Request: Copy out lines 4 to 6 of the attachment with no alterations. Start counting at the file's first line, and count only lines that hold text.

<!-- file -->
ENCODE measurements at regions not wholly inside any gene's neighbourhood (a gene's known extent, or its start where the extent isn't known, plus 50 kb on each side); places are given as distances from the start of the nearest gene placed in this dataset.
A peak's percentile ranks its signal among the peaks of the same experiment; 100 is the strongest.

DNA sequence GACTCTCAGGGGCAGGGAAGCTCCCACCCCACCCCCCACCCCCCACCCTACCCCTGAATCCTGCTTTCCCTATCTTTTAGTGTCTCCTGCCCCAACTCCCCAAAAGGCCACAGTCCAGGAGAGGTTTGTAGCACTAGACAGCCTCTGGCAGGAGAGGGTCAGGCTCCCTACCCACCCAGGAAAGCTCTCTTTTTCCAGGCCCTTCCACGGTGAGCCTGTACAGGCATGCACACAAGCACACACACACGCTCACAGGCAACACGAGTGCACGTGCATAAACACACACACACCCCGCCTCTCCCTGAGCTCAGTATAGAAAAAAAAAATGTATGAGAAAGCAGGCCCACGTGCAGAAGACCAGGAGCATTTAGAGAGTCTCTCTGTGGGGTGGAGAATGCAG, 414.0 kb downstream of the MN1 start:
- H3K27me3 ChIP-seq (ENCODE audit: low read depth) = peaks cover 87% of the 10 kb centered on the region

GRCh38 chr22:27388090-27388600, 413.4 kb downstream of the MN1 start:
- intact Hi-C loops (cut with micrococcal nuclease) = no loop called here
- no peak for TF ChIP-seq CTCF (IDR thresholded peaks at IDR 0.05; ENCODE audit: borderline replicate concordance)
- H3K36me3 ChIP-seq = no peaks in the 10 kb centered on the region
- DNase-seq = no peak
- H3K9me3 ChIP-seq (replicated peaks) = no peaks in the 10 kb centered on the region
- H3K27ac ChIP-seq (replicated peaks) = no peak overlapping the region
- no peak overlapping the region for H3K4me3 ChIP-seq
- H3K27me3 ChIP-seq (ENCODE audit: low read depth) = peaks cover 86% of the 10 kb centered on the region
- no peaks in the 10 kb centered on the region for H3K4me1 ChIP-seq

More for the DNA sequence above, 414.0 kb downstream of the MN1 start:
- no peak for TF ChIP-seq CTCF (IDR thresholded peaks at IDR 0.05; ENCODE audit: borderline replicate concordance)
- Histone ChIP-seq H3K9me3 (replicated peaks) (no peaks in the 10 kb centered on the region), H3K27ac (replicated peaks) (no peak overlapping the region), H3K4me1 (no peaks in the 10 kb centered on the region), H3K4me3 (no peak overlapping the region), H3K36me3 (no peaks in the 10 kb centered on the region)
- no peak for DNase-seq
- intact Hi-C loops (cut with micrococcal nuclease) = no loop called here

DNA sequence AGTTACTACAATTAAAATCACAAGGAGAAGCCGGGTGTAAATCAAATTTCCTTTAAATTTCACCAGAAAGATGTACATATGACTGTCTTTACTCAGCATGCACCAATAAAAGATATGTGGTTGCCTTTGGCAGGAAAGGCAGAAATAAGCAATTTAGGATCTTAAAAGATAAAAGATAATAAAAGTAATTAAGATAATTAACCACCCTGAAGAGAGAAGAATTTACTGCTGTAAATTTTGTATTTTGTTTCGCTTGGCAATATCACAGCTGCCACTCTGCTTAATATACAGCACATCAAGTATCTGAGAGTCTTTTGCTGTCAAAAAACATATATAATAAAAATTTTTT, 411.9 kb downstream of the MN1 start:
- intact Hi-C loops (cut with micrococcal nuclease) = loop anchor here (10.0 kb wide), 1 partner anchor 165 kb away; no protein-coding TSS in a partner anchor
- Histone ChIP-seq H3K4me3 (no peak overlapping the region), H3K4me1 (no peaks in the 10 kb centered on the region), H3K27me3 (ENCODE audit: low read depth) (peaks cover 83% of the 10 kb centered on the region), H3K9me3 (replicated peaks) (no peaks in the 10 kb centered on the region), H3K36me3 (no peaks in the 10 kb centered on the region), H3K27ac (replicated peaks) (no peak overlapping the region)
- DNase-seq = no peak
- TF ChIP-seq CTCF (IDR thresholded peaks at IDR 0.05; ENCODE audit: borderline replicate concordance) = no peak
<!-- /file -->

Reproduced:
- H3K27me3 ChIP-seq (ENCODE audit: low read depth) = peaks cover 87% of the 10 kb centered on the region

GRCh38 chr22:27388090-27388600, 413.4 kb downstream of the MN1 start:
- intact Hi-C loops (cut with micrococcal nuclease) = no loop called here